Food & Drink

Grandbaby Cakes’ Gooey-Gooey Cake

by Kristina Gill

This week’s recipe for the Original Gooey-Gooey Cake comes from an In the Kitchen With veteran, Jocelyn Delk Adams. Jocelyn is the creator of the Grandbaby Cakes blog, where she turns out an amazing number of recipes covering the gamut of baked goods. Her first book, Grandbaby Cakes Cookbook, a cookbook which tells the story of the women in her family and how the recipes they share have shaped her love for baking, comes out in September. The next time you need a quick and easy sheet cake to take to a party or gathering, try this cake out! If you prefer loaf cakes, you can try Jocelyn’s recipe for Sweet Potato Pound Cake in our archives. —Kristina

Why Jocelyn loves this recipe: After Aunt Beverly handed over this classic recipe to our family, it instantly became a classic. My older brother André had a habit of asking for my mom to make this cake several times a year, whether it was for his birthday, Easter or just because he got an A at school. It became his “special” cake. My mom ended up making the cake so much that she knew the recipe by heart, and eventually, so did I.


Recipe image: © Jocelyn Delk Adams Author image: © Chuck Olu-Alabi

Original Gooey-Gooey Cake
Serves 20–24

It’s funny how a craze can begin. A few years ago, the baking world was consumed by a gooey butter cake trend. Little did most people know that this cake was invented decades ago — in St. Louis, not the South. In fact, my mom first received this recipe from my Aunt Beverly, a St. Louis resident, over 20 years ago. She would make it whenever we visited her and her family: my Uncle Richard and my cousins LaKeisha and Raquel.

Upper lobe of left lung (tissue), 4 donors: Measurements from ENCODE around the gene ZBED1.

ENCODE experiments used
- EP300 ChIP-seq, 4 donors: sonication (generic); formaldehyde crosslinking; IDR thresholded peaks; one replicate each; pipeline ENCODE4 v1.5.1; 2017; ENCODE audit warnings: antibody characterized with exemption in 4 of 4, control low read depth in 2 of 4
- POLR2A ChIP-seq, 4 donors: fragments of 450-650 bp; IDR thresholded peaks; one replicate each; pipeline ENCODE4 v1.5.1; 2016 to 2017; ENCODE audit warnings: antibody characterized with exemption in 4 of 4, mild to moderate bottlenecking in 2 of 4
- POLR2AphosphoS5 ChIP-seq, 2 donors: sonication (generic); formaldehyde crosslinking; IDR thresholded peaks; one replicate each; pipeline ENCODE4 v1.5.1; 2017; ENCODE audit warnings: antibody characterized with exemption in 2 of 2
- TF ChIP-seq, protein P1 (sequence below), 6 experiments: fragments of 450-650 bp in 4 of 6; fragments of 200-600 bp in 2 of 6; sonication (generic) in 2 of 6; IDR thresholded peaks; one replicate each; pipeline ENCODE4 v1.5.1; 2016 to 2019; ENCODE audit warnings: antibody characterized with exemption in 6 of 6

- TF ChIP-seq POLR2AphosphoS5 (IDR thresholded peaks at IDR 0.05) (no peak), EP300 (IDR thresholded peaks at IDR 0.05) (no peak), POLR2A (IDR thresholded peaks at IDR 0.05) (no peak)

I can definitely see why the craze caught fire. The cake itself is quite a feat! It is about as easy a baking recipe as there is, but the taste is out-of-this-world good! The bottom layer starts with yellow cake mix, but bakes into a buttery blondie texture that serves as the ideal vehicle for the cream cheese custard topping. I guess you could say that Aunt Beverly was a pioneer in the gooey-cake movement. At least, I like to think so.

Bottom Cake Layer
-1 (15.25-ounce) box classic yellow cake mix or 1 recipe From-Scratch Yellow Cake Mix
(recipe follows)
-1/2 cup (1 stick) unsalted butter, melted
-2 large eggs, room temperature

Gooey Top Layer
-2 cups confectioners’ sugar
-1 (8-ounce) package cream cheese, room temperature
-2 large eggs, room temperature
-1/2 teaspoon vanilla extract
-Pinch of salt

For the bottom cake layer

1. Preheat your oven to 350°F. Liberally prepare a 9 x 13-inch baking pan with the nonstick method of your choice. (I recommend the parchment method described on p. 17.)

2. In a large bowl, whisk together all the ingredients until combined and thick. Evenly pat the batter into the bottom of the prepared pan.

For the gooey top layer

1. In the bowl of your stand mixer fitted with the whisk attachment, beat the sugar, cream cheese, eggs, vanilla extract, and salt over low speed. Once the sugar is fully incorporated, turn your mixer speed to high. Continue beating until all ingredients are well blended.